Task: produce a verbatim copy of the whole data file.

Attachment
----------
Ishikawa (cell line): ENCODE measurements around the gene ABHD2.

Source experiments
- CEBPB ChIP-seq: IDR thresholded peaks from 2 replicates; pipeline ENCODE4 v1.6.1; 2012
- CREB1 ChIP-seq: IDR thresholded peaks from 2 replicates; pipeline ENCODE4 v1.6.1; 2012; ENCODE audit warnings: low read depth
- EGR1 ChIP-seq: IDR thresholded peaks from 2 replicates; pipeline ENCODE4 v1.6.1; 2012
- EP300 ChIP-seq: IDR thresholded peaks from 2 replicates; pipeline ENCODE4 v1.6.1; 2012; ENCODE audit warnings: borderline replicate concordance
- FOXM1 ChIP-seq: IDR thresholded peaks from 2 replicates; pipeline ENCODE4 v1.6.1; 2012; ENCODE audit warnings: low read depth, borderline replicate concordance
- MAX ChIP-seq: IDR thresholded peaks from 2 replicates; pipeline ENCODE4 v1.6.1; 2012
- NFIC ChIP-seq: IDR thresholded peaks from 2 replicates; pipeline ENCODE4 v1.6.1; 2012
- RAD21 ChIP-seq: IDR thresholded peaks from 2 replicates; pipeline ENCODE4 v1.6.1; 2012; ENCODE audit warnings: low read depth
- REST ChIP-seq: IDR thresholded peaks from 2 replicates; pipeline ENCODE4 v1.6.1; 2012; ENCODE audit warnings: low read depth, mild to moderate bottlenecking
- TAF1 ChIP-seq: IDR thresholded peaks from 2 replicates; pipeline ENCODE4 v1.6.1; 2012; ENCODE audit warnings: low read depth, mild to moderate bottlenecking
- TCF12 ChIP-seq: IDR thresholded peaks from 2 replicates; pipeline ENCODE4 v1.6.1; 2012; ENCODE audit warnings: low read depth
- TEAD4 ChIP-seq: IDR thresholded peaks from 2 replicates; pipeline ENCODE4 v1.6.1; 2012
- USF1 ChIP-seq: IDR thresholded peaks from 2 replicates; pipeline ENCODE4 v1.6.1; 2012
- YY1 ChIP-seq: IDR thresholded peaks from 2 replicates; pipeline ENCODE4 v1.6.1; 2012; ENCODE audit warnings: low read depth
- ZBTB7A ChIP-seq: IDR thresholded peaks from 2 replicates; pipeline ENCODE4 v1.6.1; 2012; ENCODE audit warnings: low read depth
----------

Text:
Ishikawa (cell line): ENCODE measurements around the gene ABHD2.

Source experiments
- CEBPB ChIP-seq: IDR thresholded peaks from 2 replicates; pipeline ENCODE4 v1.6.1; 2012
- CREB1 ChIP-seq: IDR thresholded peaks from 2 replicates; pipeline ENCODE4 v1.6.1; 2012; ENCODE audit warnings: low read depth
- EGR1 ChIP-seq: IDR thresholded peaks from 2 replicates; pipeline ENCODE4 v1.6.1; 2012
- EP300 ChIP-seq: IDR thresholded peaks from 2 replicates; pipeline ENCODE4 v1.6.1; 2012; ENCODE audit warnings: borderline replicate concordance
- FOXM1 ChIP-seq: IDR thresholded peaks from 2 replicates; pipeline ENCODE4 v1.6.1; 2012; ENCODE audit warnings: low read depth, borderline replicate concordance
- MAX ChIP-seq: IDR thresholded peaks from 2 replicates; pipeline ENCODE4 v1.6.1; 2012
- NFIC ChIP-seq: IDR thresholded peaks from 2 replicates; pipeline ENCODE4 v1.6.1; 2012
- RAD21 ChIP-seq: IDR thresholded peaks from 2 replicates; pipeline ENCODE4 v1.6.1; 2012; ENCODE audit warnings: low read depth
- REST ChIP-seq: IDR thresholded peaks from 2 replicates; pipeline ENCODE4 v1.6.1; 2012; ENCODE audit warnings: low read depth, mild to moderate bottlenecking
- TAF1 ChIP-seq: IDR thresholded peaks from 2 replicates; pipeline ENCODE4 v1.6.1; 2012; ENCODE audit warnings: low read depth, mild to moderate bottlenecking
- TCF12 ChIP-seq: IDR thresholded peaks from 2 replicates; pipeline ENCODE4 v1.6.1; 2012; ENCODE audit warnings: low read depth
- TEAD4 ChIP-seq: IDR thresholded peaks from 2 replicates; pipeline ENCODE4 v1.6.1; 2012
- USF1 ChIP-seq: IDR thresholded peaks from 2 replicates; pipeline ENCODE4 v1.6.1; 2012
- YY1 ChIP-seq: IDR thresholded peaks from 2 replicates; pipeline ENCODE4 v1.6.1; 2012; ENCODE audit warnings: low read depth
- ZBTB7A ChIP-seq: IDR thresholded peaks from 2 replicates; pipeline ENCODE4 v1.6.1; 2012; ENCODE audit warnings: low read depth